Search Results: ''

Search

×
×
×
×
2 results for ""
Back Door to War: The Roosevelt Foreign Policy 1933—1941 By Charles Callan Tansill
Paperback: $32.28
Ships in 3-5 business days
Charles Callan Tansill, one of the foremost American diplomatic historians of the twentieth century, convincingly argues that Franklin Roosevelt wished to involve the United States in the European... More > War that began in September 1939. When his efforts appeared to come to naught, Roosevelt determined to provoke Japan into an attack on American territory. Doing so would involve Japan’s Axis allies in war also, and so America would thus enter the war through the “back door”. The strategy succeeded, and Tansill maintains that Roosevelt therefore welcomed Japan’s attack on Pearl Harbor. Tansill demonstrates quite convincingly his central theme: that FDR sought to include the United States in the Second World War on the side of the Soviet Union from the very beginning, and duped the Japanese into firing the first shot. Tansill proves his premise by the usage of extensive primary material from US State Department files, current periodicals, and sound reasoning.< Less
Back Door to War: The Roosevelt Foreign Policy 1933—1941 By Charles Callan Tansill
Hardcover: $41.36
Ships in 6-8 business days.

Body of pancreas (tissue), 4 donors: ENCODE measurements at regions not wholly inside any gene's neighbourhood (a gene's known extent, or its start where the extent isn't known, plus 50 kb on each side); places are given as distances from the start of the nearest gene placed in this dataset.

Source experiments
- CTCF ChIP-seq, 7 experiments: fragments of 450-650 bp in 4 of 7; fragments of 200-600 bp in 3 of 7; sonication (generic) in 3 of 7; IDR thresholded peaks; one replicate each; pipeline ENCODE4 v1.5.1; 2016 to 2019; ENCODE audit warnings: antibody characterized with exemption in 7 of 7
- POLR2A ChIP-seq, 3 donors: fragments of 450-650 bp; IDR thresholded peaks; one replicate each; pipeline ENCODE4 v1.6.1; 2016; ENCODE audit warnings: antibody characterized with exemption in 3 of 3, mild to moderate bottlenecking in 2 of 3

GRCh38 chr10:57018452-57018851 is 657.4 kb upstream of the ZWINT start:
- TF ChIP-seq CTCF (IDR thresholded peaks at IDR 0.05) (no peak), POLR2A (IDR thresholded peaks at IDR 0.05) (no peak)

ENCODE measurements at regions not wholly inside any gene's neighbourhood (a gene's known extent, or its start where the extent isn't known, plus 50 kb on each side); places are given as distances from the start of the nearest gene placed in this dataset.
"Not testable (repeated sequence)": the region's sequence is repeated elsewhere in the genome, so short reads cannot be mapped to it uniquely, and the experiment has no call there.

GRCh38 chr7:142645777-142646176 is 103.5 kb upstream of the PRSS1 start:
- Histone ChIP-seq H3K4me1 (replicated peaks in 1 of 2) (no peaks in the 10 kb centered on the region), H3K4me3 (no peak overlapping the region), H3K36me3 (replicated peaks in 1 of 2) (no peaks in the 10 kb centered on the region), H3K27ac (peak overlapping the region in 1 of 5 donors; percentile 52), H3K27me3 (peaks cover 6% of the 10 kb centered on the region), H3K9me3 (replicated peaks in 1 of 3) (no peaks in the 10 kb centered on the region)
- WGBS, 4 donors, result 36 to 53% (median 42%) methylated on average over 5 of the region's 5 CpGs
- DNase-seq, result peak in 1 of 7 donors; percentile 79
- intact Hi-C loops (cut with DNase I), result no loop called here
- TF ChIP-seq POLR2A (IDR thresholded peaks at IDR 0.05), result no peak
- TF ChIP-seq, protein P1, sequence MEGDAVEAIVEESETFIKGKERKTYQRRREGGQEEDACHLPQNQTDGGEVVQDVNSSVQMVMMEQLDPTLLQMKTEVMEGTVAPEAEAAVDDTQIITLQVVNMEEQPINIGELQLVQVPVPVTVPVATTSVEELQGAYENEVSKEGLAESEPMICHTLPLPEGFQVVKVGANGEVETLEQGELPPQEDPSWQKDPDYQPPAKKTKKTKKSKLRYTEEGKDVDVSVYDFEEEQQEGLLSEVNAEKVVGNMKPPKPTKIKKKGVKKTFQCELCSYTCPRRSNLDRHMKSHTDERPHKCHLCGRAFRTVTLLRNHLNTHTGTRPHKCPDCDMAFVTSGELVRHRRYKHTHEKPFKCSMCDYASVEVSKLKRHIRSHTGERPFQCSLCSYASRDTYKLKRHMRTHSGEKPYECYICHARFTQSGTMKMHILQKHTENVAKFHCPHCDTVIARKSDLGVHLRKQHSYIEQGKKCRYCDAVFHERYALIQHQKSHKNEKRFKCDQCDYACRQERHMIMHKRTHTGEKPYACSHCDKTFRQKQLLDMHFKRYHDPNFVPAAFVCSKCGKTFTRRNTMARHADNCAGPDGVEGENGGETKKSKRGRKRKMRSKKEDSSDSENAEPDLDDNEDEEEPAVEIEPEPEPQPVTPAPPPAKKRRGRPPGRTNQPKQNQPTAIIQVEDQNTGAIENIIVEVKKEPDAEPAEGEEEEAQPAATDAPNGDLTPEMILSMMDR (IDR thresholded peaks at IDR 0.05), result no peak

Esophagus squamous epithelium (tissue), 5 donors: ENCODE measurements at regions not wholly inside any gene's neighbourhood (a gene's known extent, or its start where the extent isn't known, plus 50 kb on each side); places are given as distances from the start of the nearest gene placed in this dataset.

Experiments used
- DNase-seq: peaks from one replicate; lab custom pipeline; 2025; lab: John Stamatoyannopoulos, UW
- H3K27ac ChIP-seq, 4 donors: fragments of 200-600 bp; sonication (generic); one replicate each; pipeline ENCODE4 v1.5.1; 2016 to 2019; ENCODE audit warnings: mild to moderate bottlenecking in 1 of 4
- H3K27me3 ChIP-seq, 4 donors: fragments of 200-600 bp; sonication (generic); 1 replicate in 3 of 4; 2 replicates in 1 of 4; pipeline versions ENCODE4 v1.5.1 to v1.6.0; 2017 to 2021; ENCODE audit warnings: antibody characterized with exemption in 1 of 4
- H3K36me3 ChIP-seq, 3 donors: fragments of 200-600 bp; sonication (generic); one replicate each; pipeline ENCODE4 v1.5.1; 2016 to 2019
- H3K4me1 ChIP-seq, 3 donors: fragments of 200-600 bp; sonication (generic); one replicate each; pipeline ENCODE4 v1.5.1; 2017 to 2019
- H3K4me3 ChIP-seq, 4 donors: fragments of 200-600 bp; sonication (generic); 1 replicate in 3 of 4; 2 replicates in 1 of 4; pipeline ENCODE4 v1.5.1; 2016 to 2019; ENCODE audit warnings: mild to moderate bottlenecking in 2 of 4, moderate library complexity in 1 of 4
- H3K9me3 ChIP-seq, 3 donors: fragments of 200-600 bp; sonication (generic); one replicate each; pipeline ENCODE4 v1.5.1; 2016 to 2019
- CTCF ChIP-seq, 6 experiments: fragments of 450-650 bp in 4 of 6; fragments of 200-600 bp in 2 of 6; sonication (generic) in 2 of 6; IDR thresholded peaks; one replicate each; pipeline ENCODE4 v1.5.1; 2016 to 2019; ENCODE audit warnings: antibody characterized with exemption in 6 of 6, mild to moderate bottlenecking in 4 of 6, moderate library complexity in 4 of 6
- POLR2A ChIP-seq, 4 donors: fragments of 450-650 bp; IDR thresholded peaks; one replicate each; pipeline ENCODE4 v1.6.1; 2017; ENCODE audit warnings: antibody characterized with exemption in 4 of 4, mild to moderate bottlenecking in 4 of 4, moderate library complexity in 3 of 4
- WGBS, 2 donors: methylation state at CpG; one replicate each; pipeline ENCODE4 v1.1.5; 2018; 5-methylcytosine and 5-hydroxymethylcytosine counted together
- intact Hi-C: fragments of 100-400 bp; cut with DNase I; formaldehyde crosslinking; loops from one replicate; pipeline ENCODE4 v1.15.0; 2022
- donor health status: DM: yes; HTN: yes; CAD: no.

Charles Callan Tansill, one of the foremost American diplomatic historians of the twentieth century, convincingly argues that Franklin Roosevelt wished to involve the United States in the European... More > War that began in September 1939. When his efforts appeared to come to naught, Roosevelt determined to provoke Japan into an attack on American territory. Doing so would involve Japan’s Axis allies in war also, and so America would thus enter the war through the “back door”. The strategy succeeded, and Tansill maintains that Roosevelt therefore welcomed Japan’s attack on Pearl Harbor. Tansill demonstrates quite convincingly his central theme: that FDR sought to include the United States in the Second World War on the side of the Soviet Union from the very beginning, and duped the Japanese into firing the first shot. Tansill proves his premise by the usage of extensive primary material from US State Department files, current periodicals, and sound reasoning.< Less